Kathleen “Kat” Robinson received her Ph.D. in Literature from the University of South Florida, after having completed her Master’s and Bachelor’s in Literature. She came to Eckerd College in 2008, after teaching at the University of South Florida. She is currently the Fellowships and Scholarship Advisor for Eckerd College. Her research interests include the study of trauma and narrative in modern American and British Literature and the presentation and representation of war in narrative. She has published and presented on Ernest Hemingway, on treasure and treasure-hunting in Florida, and on the effect of war on the narrative structure of Ernest Hemingway and Norman Mailer. She is involved with the local sailing community. She enjoys traveling and sailing (especially when the two coalesce).
Are animals valuable only insofar as they are useful to us? Is it ethical to use them for scientific experimentation or as a source of food? Should we be allowed to hunt them for sport or have them entertain us? Animal rights activists seek to abolish the use of animals in science and entertainment, eliminate hunting, and disband all forms of animal consumption and agriculture. We will consider the practicability of these goals by examining current research in animal behavior and welfare, and by visiting a local animal rescue league. We will focus on the ethical theories that are foundational to animal activism and investigate the historical roots of our domination of the natural world.
Jason Sears, Visiting Assistant Professor of Philosophy specializes in ancient Greek philosophy and environmental ethics. His research focuses on Aristotelian theories of character and nature. He is a Ph.D. candidate in philosophy from the University of South Florida where he served as an instructor for the Honors College. He misses Greece, where he spent a year doing research at the American School of Classical Studies, and enjoys martial arts and playing guitar in his limited free time.
Amy NS Siuda
Have you heard that there are ‘islands’ of trash afloat at sea or that there is more plastic than plankton in the ocean? As public awareness of ocean plastic pollution grows, misconceptions remain surprisingly common. In this course, we will separate fact from fiction as we explore recent advances and identify areas ripe for discovery in the emerging field of plastic marine debris research. Along the way, we will review and assess existing marine debris measurement methods and management strategies. The Eckerd College campus is surrounded on three sides by ocean water that the community relies upon daily for education, recreation, and natural scenic beauty. Our personal connection with marine plastic debris will be considered as we conduct self-audits of plastic consumption, collect debris from Eckerd’s coastline and adjacent waters, and tour a local landfill, recycling center, and wastewater reclamation facility.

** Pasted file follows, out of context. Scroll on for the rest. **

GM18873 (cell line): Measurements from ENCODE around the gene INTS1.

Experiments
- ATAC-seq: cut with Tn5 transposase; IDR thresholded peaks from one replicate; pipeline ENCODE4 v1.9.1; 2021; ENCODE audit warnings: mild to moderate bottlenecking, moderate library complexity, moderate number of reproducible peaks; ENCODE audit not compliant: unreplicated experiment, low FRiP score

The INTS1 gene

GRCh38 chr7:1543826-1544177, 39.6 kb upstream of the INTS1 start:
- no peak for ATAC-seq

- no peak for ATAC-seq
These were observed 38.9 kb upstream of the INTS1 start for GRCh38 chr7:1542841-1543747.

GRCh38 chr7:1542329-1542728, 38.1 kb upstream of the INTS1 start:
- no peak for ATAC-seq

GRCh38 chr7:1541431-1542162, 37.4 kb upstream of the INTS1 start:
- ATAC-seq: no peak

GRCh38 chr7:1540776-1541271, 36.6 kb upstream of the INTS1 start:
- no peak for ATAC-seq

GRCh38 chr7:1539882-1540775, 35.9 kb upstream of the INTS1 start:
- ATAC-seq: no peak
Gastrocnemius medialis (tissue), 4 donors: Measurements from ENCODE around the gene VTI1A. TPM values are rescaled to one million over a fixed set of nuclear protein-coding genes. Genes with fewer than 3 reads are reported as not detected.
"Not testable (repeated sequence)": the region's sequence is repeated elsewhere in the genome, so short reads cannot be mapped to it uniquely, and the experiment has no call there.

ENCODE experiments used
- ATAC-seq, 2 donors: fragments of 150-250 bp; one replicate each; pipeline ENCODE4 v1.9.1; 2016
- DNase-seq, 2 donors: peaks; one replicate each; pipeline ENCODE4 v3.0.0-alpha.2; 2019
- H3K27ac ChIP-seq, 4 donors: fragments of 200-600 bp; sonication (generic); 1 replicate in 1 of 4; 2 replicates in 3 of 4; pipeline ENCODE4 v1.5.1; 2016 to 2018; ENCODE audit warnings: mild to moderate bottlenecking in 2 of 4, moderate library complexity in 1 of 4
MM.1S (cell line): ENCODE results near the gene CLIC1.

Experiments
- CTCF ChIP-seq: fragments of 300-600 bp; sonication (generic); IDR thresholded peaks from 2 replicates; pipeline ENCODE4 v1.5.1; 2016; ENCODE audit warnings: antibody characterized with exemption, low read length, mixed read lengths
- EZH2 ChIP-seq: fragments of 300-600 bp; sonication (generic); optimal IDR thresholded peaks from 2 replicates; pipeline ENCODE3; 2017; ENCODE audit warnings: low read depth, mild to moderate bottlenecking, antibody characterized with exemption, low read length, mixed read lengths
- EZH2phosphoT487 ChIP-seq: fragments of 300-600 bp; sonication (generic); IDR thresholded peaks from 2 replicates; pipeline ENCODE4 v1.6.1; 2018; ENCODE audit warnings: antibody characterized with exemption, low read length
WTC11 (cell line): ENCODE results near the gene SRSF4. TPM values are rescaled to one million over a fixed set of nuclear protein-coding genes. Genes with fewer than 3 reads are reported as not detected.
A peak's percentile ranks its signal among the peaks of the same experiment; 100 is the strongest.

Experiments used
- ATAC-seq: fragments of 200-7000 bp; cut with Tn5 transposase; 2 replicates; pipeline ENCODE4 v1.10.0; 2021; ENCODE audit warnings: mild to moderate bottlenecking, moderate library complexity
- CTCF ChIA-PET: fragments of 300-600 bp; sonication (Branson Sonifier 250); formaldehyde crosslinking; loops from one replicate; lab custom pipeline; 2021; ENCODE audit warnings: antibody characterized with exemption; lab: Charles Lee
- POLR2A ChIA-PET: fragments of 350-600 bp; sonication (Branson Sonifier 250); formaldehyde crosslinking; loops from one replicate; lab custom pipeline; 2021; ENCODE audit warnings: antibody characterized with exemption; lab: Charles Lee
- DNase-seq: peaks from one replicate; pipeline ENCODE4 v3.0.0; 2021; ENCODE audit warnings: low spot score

Amy NS Siuda is Assistant Professor of Marine Science at Eckerd College. A graduate of Middlebury College (BA Biology and French) and alumna of SEA Semester, Dr. Siuda earned her PhD in Oceanography from the University of Connecticut. Dr. Siuda was a professor at Sea Education Association (SEA Semester) in Woods Hole, MA from 2007-2016, where she accumulated more than three years of time at sea studying ‘things’ that drift with the currents. Her research interests span organismal, population and community ecology of plankton as well as microplastic-organism interactions. Dr. Siuda also has extensive experience in undergraduate instruction and curricular development. Her teaching interests range from building scientific foundation and research skills to scientific communication and the intersection of science and policy. When not in the classroom or lab, Dr. Siuda enjoys playing outside with her family.
Why do we always end up with more items than planned when we go shopping? Don’t you sometimes feel like corporations, websites, and even governments are manipulating your decisions? Well, you are right, they are! Governments around the world have teams of behavioral scientists, or “nudge units,” to help design health, financial and environmental policies, while companies maximize their profits through strategic product placement and advertising. In this course we will explore how individuals and organizations influence decision-making for better or worse with choice architecture. Choice architecture is the practice of designing the environments in which people make decisions. By the end of this course, we will better understand the irrational behavior of humans, how the field of behavioral economics improves our understanding of decision-making and how to use choice architecture in our own lives to get friends, family and society to do what we want.
Sophie Tripp, Assistant Professor of Economics, earned her B.A. in Economics and Spanish from Wagner College and her Ph.D. In Economics from Claremont Graduate University. Her research focuses on applied microeconomics and the economics of labor markets, specifically the role of gender and race on pay, promotion, and turnover decisions. She teaches a variety of microeconomic courses, such as Introductory Microeconomics of the Environment and Intermediate Microeconomic Theory. She is a livelong supporter of Tottenham Hotspur FC, a willing subordinate to her cat Cecelia, and a self-proclaimed Game of Thrones book snob.
Students who were invited and accept a place in our Honors Program will be placed in one of the following Autumn Term courses.
AT 9: Plants and Civilization (Honors)